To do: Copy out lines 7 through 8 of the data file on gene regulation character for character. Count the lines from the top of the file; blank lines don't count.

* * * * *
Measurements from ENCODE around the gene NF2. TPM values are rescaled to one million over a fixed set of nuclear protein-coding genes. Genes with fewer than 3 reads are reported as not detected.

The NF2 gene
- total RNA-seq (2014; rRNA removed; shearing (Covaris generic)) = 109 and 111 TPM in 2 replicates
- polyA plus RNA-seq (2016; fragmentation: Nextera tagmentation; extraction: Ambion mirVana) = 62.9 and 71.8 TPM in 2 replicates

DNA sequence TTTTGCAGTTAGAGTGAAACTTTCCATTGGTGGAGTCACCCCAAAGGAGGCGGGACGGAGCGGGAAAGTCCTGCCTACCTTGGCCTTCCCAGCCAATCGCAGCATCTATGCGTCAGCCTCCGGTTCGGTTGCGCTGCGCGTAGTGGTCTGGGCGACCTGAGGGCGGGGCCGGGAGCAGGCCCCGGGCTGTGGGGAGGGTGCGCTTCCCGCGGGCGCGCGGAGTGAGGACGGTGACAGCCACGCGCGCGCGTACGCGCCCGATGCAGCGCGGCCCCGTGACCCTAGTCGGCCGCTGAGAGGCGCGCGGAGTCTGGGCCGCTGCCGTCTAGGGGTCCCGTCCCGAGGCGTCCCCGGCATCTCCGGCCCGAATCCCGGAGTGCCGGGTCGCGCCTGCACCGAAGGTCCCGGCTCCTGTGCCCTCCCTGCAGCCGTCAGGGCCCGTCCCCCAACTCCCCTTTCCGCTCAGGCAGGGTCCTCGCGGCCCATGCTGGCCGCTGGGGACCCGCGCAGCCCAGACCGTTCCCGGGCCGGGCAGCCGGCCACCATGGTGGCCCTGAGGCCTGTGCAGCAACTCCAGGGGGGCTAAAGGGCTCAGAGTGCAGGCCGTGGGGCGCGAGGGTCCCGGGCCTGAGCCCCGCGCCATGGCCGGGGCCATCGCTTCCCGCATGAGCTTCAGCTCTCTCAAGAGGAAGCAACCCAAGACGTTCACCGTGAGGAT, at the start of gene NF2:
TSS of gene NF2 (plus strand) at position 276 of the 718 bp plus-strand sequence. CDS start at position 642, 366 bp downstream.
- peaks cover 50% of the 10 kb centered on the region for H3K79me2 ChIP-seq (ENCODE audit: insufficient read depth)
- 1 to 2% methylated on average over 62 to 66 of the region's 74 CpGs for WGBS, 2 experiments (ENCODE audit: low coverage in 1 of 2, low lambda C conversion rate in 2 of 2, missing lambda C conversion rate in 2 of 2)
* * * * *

- peaks cover 50% of the 10 kb centered on the region for H3K79me2 ChIP-seq (ENCODE audit: insufficient read depth)
- 1 to 2% methylated on average over 62 to 66 of the region's 74 CpGs for WGBS, 2 experiments (ENCODE audit: low coverage in 1 of 2, low lambda C conversion rate in 2 of 2, missing lambda C conversion rate in 2 of 2)